Molly  (30:34):... From your book. And there are a lot of gritty survival stories that come out of New York. I'm thinking of New York 2140 or we read this Odds Against Tomorrow. Now I want to do a whole separate podcast where I explore the mindsets, I guess. It's like Los Angeles is always the apocalypse. New York is-

Ramanan (30:58): Always climate-ravaged, damn it.

Molly  (31:00): Right, sorry. Climate ravaged. Los Angeles is always climate-ravaged and New York is disaster plus resilience, and I wonder what that's about.

Edan (31:08): Yeah, you're right. I mean, I don't know. I think for California, I think there's so much, there's a word in Manjula Martin's book, the Last Fire Season for when a civilization is in the sort of boundary between civilization, human-made world and the natural world and where they sort of come into conflict or contact with each other, and I think that's felt much more strongly in a lot of places in California more than New York.

Ramanan (31:37): I would agree with that.

Edan Lepucki (31:39): So I think that's why all of our mythology and our myths and our fears come from that. I mean, I live in northeast LA and I live at the dead end of a canyon road. And then I have this, there's undeveloped land right out my window that has like, "It's like the country out here," but I live in LA. There's raccoons and coyotes and owls. And it's an interesting juxtaposition to have this and then drive down the hill and be at Target.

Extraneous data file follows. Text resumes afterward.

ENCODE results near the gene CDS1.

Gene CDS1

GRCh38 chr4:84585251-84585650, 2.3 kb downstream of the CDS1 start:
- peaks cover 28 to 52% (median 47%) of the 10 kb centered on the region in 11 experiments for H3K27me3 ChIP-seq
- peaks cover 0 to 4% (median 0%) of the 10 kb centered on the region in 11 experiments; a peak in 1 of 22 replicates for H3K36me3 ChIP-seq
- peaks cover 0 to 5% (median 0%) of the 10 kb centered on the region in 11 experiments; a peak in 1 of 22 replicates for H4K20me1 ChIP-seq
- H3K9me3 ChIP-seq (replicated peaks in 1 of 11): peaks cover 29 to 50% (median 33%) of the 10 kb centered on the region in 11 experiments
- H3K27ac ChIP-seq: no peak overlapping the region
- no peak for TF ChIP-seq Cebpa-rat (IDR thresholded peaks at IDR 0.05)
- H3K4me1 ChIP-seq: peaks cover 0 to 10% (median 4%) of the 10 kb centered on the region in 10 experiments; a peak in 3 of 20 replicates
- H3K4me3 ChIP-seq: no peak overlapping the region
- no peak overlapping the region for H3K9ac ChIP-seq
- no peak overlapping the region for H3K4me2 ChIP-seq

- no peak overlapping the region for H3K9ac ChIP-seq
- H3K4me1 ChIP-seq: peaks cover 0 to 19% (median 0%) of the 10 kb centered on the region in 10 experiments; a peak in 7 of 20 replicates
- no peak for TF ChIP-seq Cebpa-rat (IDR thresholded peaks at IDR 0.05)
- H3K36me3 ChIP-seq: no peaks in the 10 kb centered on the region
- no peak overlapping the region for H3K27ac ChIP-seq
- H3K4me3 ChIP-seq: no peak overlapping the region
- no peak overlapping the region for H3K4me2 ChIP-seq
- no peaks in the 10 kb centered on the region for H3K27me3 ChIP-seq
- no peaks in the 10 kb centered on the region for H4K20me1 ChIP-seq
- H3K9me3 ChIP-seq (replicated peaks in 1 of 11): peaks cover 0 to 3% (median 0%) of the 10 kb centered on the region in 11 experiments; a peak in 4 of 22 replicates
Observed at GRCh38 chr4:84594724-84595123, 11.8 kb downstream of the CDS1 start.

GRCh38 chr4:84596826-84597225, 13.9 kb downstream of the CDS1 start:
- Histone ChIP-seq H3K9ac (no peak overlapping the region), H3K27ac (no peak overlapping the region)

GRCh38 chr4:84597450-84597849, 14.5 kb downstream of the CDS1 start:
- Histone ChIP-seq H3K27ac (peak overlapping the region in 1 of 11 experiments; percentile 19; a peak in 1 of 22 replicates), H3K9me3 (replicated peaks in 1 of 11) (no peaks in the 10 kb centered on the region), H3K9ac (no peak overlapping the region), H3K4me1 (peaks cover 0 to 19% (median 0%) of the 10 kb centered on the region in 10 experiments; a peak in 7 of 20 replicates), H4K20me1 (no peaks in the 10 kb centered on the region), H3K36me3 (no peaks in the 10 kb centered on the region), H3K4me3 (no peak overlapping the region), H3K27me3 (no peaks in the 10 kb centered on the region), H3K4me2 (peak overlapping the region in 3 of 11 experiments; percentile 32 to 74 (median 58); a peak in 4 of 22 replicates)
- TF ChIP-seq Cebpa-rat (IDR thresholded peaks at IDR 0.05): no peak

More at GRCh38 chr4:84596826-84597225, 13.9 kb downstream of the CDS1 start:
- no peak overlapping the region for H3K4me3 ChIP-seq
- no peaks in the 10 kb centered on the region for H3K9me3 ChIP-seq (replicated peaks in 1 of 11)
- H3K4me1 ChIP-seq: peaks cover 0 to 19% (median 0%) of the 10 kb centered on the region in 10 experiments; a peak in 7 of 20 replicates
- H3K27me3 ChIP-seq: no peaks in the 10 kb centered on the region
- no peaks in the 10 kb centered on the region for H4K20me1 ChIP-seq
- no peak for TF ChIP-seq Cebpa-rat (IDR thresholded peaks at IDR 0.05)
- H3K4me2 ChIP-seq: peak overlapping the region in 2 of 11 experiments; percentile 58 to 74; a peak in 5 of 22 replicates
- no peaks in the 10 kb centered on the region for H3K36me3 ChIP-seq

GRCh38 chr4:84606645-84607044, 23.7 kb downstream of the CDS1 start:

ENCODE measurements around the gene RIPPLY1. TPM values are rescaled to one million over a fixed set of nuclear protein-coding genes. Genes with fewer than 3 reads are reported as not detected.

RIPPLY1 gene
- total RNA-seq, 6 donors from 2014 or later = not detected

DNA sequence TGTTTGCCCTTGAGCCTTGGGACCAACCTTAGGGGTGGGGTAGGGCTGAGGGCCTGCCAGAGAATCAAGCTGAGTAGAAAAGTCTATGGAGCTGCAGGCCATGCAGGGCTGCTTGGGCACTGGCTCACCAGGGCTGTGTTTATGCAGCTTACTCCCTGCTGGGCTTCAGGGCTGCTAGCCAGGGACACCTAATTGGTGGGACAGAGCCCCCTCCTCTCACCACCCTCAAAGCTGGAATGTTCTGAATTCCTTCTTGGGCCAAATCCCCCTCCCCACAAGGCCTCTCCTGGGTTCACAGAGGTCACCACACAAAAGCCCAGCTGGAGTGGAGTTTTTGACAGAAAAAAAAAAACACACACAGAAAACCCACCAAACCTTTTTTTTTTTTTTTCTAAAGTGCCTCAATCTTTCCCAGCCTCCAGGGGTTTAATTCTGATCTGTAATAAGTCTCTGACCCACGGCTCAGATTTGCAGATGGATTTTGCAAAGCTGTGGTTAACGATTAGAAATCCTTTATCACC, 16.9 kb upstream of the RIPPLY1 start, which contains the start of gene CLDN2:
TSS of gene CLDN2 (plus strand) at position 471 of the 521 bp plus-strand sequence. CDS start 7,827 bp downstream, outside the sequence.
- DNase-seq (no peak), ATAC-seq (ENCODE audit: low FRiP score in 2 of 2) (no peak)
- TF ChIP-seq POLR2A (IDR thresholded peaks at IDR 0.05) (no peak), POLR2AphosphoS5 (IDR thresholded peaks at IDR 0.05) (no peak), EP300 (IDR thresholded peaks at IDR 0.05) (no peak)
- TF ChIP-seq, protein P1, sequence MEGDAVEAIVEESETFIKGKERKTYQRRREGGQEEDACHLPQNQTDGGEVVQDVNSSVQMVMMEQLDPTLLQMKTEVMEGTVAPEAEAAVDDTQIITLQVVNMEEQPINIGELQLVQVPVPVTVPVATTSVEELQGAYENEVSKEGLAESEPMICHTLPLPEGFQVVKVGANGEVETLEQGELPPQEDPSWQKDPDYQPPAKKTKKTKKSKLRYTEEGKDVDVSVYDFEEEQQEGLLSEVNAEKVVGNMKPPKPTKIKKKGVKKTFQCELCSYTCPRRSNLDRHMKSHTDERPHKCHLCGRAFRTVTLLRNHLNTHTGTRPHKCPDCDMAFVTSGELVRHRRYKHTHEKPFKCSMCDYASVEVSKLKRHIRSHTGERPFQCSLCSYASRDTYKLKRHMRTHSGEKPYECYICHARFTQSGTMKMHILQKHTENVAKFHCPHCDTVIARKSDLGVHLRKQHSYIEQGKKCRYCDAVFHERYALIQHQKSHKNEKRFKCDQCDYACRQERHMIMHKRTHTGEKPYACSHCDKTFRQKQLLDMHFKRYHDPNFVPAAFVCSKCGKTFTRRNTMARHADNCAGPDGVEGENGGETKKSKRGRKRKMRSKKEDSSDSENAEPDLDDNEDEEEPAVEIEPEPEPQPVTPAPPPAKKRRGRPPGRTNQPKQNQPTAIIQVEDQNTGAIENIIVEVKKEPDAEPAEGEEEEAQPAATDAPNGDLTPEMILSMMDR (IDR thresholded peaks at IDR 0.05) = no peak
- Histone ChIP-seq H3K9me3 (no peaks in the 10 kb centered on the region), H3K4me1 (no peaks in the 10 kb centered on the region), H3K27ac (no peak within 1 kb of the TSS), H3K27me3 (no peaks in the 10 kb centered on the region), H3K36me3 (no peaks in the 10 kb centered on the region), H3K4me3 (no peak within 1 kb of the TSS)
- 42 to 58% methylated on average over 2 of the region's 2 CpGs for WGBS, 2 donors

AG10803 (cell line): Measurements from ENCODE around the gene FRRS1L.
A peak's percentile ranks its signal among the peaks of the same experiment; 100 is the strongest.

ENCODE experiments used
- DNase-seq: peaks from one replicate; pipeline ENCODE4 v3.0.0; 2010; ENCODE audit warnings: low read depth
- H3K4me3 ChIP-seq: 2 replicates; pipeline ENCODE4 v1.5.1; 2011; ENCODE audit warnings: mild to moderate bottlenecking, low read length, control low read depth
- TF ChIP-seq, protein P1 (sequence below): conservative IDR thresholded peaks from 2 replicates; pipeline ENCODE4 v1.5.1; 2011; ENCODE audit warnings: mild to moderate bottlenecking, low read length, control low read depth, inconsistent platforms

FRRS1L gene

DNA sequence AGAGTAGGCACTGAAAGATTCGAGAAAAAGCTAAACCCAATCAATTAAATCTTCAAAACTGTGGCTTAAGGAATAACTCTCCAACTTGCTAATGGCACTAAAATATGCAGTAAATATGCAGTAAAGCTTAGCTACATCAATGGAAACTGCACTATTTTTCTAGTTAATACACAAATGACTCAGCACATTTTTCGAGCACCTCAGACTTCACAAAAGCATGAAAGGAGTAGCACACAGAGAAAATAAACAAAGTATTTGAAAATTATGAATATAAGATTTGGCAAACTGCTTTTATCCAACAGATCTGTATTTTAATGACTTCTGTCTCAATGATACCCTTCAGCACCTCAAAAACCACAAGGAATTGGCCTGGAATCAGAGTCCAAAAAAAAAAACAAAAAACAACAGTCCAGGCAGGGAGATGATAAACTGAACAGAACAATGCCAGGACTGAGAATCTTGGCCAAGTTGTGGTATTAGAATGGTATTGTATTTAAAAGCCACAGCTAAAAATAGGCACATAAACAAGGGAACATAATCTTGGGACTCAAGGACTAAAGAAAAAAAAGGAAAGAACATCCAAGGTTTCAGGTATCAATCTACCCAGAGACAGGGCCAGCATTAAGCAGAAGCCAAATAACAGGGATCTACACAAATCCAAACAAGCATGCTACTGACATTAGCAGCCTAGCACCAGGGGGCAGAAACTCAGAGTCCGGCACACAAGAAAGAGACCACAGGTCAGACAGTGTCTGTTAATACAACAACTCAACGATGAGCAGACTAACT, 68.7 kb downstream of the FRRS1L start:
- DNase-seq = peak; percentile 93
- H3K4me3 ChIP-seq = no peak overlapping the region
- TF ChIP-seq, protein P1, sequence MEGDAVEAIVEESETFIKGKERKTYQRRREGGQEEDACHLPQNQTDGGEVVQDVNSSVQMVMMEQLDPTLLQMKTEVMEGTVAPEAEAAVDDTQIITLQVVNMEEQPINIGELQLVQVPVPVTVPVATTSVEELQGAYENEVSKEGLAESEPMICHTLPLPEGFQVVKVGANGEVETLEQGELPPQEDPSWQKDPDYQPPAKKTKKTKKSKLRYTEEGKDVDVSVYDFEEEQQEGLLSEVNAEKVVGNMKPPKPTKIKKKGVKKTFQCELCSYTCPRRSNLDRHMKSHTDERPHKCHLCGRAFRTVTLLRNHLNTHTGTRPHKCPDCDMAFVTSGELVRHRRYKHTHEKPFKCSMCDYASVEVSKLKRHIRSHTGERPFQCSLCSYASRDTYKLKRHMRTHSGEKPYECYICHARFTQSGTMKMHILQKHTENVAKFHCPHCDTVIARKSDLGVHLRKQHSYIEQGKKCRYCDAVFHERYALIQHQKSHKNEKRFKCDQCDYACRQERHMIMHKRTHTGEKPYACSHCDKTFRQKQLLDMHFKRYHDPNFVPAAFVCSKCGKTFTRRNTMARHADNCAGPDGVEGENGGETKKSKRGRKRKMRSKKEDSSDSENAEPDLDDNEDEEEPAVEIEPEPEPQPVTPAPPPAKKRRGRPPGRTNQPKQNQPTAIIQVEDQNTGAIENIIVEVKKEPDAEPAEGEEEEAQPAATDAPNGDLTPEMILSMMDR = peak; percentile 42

Molly  (32:05): Yeah, fascinating.

Ramanan (32:07): We'd go on endlessly and we want to, but you have busy things, you have important things to do writing a book. So we're going to end with kind of a fun-ish question, which is you are teaching creative writing at Caltech, which just... That meme with the guy with all the question marks around his head, that's what pops into my head, which is... And this is a moment for you to dispel our preconceptions.

Molly  (32:33): Is this a university snob question? Is that what's happening here?

Ramanan (32:38): No. I'm just having a hard time just reconciling Caltech and creative writing, and I'm an engineer, so...

Edan (32:43): Well, I will say, let's see. I am their only fiction class that they have at Caltech. I teach it once a year, so I'm sort of the community, but not in the community because I kind of plop in once a year and then leave. But it's great fun to teach these students because, one, my class is an elective, so nobody takes it who doesn't want to take it. They're all big readers. It's annoying when someone goes to Caltech because you know they got straight A's, they got perfect SAT scores, they're good at math and they're also good at writing. It just doesn't seem fair because I have only one skill and it's writing and that's where it ends.